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How to stay safe and warm during cold weather
With temperatures dropping and a forecast for continued cold weather in the region, county officials are urging residents to prepare their families, pets, homes and vehicles for the ongoing freezing conditions.
There are practical steps everyone can take to stay safe and warm during winter weather, officials say.
“Personal preparedness is important year round, but especially during storm season,” stated Robin Friedman, Director of King County Emergency Management. He practices what he preaches. “I carry warm clothing and extra blankets in the trunk of my vehicle for road side emergencies and have a 3-day emergency supply kit at home for my family. I encourage others to do the same.”
Here are some simple steps to prepare for cold weather conditions:
Keep cold weather clothing in your vehicle for road emergencies and extra blankets in your car and home for staying warm.
Fill your car’s gas tank and keep it at least half full at all times to avoid running out of gas due to unexpected weather-related traffic conditions.
When going outside, wear several layers of loose-fitting, lightweight, warm clothing rather than one layer of heavy clothing. Wear a warm, woolen cap.
Wrap or insulate pipes and outdoor faucets to prevent them from freezing.
Assemble an emergency supply kit for your home, car and work or school, with water and non-perishable food, a flashlight and extra batteries, first aid and hygiene supplies. Don’t forget about your pet’s needs too.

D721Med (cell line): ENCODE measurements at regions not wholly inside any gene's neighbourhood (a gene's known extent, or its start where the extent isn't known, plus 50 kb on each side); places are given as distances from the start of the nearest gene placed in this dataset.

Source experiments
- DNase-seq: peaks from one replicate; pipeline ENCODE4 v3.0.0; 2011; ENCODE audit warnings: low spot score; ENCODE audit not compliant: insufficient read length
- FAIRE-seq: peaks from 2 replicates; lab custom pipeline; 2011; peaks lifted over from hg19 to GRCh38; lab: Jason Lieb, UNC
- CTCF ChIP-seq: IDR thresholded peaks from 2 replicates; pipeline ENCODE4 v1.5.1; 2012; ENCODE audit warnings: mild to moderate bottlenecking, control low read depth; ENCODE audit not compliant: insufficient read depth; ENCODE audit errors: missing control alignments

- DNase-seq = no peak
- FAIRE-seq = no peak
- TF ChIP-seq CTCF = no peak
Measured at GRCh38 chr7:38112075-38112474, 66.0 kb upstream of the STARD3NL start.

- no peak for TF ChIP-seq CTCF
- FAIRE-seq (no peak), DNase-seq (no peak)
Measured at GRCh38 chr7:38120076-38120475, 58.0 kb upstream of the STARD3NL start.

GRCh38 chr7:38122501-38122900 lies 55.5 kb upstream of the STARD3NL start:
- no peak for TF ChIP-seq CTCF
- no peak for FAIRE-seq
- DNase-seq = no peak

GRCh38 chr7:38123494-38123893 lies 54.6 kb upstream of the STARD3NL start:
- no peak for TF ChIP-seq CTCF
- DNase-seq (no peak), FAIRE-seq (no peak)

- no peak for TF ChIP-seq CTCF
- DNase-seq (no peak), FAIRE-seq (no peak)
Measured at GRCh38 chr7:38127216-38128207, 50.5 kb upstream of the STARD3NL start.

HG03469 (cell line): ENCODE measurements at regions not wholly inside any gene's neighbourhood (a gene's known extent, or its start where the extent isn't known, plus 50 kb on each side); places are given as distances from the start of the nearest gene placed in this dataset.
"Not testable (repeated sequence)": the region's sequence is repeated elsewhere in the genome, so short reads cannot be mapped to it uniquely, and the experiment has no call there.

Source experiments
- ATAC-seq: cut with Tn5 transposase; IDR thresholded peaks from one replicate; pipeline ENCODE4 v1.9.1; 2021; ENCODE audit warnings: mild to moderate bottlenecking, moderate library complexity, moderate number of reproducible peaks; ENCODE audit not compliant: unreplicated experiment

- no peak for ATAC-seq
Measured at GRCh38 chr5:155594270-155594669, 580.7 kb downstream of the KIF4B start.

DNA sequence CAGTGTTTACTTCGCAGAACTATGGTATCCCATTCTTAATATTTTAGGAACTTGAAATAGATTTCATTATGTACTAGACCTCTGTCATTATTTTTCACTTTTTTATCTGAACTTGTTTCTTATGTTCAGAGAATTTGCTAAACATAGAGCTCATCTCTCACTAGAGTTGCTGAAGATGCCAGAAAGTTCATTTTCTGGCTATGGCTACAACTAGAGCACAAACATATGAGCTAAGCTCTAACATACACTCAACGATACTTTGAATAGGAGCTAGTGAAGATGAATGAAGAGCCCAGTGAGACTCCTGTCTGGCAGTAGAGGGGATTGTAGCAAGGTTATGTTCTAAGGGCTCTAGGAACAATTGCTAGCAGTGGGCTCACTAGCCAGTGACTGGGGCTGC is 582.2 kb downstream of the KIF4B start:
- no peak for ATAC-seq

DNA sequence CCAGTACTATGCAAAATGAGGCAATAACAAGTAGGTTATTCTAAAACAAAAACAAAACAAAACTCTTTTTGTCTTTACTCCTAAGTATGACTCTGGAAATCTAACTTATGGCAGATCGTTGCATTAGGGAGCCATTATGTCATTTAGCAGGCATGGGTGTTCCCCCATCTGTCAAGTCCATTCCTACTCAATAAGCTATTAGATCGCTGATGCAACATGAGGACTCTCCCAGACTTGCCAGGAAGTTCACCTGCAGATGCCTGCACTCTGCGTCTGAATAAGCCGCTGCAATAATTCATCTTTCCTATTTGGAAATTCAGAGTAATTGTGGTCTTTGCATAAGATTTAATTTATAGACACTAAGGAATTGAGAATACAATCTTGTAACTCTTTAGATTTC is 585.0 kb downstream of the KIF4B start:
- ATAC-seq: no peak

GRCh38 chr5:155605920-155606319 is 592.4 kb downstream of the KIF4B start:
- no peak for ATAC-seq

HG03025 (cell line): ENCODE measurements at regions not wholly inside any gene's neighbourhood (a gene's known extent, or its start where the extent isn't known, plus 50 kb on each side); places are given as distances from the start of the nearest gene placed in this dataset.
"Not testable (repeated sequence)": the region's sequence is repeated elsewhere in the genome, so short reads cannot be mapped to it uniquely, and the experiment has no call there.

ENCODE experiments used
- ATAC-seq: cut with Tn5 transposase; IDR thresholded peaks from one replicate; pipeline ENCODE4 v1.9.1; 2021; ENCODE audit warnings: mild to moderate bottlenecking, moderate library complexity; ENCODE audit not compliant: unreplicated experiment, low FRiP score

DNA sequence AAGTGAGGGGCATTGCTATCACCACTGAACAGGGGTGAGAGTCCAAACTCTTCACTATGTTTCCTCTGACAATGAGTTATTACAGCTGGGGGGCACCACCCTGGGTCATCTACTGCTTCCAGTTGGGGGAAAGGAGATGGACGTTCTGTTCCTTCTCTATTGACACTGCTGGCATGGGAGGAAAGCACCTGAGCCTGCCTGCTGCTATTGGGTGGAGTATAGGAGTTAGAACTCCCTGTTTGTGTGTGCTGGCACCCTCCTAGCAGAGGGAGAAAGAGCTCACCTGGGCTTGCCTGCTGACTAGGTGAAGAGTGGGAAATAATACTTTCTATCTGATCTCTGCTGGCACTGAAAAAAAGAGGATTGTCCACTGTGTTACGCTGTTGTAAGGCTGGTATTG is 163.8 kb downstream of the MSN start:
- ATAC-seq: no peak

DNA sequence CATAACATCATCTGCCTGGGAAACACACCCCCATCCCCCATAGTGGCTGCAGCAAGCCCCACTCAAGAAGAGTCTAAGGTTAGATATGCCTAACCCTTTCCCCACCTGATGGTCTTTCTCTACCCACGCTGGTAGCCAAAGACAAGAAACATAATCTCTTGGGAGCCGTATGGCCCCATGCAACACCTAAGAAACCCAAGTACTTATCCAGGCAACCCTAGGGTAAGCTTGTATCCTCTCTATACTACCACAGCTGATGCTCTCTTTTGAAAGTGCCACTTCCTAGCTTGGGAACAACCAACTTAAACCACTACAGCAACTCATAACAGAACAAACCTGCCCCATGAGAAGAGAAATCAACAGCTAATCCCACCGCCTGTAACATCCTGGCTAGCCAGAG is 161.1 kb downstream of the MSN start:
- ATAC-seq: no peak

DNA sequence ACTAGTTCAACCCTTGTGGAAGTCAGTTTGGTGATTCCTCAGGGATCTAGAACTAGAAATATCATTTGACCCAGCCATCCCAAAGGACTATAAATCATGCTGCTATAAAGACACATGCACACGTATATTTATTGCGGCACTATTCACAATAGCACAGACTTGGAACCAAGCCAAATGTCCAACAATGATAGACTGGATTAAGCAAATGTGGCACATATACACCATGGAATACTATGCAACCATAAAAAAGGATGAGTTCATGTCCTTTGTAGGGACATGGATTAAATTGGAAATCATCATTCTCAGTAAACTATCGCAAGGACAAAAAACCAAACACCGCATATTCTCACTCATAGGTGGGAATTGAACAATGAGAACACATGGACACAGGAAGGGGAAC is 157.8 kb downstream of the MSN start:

King County Animal Care and Control would like to remind pet owners to check outdoor water bowls, because they may freeze and prevent pets from having drinkable water. Sheltering pets from wind and moisture is very important. Wind chill affects pets just like people, animal control officials say. Very young and older pets are most susceptible to frostbite and hypothermia. When the temperature drops, make sure pets can go to a warm space, out of the elements.
Public Health reminds residents to never use a gas or charcoal grill, hibachi or portable propane heater to cook indoors or heat a home. They can cause carbon monoxide poisoning that can be fatal. Keep portable heaters away from furniture, draperies and other flammable materials to prevent a fire.
If residents are able, they are advised to check in on vulnerable family members or elderly relatives and friends to make sure they are warm and safe.